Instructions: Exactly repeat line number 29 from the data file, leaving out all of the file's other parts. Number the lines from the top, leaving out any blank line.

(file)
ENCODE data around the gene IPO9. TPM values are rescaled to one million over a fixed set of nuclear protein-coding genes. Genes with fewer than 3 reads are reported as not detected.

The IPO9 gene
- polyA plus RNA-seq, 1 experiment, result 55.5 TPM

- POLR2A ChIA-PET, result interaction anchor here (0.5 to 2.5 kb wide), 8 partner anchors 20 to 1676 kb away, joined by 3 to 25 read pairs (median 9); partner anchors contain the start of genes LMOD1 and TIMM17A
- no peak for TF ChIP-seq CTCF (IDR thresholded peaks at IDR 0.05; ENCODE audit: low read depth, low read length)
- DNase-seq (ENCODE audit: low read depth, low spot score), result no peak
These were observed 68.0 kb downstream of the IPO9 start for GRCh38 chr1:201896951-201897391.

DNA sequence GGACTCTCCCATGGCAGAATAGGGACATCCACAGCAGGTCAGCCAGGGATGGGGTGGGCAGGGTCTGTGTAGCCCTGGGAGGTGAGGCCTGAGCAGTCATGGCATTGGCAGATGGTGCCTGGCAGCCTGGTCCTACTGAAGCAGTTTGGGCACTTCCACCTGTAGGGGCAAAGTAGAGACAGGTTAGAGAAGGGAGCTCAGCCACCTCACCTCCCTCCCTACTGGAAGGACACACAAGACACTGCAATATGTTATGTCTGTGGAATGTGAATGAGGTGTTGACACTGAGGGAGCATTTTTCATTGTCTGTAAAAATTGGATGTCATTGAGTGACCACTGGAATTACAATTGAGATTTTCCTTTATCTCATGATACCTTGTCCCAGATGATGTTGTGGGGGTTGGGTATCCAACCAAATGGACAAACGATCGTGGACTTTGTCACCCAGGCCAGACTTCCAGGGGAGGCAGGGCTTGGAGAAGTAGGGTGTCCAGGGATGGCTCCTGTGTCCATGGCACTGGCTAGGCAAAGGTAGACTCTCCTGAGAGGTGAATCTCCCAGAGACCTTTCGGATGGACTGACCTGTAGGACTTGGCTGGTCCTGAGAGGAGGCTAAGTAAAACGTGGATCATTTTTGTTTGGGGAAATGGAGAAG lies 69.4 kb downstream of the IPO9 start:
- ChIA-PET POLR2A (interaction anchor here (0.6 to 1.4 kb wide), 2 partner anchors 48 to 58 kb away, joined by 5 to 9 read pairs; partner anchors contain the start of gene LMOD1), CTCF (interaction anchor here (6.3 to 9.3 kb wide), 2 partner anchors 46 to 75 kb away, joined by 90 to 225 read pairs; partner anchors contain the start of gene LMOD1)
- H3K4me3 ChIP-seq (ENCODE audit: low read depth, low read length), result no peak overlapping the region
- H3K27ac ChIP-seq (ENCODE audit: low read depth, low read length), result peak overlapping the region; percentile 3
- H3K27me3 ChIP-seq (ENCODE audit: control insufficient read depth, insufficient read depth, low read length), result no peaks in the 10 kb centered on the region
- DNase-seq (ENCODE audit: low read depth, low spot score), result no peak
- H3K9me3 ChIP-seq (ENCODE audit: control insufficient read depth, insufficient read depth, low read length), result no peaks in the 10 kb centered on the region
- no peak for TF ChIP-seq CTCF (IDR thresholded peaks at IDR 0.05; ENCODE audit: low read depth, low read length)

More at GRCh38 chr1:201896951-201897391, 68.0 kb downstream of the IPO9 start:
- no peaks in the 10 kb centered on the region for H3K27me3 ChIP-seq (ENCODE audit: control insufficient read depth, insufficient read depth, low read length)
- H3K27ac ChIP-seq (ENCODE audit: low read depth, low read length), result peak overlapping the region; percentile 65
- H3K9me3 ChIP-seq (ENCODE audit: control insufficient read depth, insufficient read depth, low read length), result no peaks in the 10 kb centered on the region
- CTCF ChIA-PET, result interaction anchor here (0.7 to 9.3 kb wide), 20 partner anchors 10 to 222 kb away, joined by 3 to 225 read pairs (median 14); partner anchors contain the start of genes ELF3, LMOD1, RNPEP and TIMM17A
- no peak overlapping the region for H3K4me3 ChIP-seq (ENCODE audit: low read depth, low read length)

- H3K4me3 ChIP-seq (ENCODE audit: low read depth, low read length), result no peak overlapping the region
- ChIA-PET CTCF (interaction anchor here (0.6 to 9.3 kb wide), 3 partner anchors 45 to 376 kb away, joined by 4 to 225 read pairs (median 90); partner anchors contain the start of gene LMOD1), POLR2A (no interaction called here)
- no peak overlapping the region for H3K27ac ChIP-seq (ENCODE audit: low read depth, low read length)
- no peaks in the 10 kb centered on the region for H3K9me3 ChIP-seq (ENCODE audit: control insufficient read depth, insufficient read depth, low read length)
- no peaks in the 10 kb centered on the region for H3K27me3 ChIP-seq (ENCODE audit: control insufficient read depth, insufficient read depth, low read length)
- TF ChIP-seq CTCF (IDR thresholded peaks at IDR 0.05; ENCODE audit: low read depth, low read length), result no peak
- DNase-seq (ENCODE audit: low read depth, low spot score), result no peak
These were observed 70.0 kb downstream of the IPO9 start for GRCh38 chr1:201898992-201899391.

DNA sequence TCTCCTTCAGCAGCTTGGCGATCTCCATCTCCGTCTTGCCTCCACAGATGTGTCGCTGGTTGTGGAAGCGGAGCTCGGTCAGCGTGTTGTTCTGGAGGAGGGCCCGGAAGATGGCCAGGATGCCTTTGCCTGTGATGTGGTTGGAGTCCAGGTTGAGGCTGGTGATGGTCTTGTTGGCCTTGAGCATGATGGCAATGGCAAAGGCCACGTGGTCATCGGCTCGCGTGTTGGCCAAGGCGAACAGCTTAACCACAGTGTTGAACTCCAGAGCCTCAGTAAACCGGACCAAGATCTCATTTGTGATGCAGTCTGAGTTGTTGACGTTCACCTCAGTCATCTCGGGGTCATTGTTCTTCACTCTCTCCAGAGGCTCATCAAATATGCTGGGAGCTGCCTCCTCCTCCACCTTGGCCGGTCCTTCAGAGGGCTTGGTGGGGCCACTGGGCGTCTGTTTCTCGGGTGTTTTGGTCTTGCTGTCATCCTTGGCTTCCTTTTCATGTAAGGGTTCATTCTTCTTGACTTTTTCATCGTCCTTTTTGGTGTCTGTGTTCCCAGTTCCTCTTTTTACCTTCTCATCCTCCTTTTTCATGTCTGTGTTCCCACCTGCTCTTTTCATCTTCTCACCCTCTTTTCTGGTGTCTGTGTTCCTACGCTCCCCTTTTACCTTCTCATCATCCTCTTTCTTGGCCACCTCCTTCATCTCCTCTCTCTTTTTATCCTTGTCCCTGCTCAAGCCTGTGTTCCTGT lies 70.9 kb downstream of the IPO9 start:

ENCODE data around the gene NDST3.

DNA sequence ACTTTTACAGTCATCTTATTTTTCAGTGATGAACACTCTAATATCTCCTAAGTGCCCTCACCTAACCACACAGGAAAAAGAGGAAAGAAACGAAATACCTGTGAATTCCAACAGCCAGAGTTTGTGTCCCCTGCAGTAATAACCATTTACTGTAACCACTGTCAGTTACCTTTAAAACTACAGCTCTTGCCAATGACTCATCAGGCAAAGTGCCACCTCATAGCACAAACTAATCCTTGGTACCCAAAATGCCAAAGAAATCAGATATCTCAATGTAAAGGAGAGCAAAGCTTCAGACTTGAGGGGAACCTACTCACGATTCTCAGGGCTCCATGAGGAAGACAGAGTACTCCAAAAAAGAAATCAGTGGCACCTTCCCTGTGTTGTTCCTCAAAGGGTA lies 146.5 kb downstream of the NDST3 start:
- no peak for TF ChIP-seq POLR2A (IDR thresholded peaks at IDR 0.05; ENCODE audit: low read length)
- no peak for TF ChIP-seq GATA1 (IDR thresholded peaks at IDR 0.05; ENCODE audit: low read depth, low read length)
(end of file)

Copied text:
These were observed 70.0 kb downstream of the IPO9 start for GRCh38 chr1:201898992-201899391.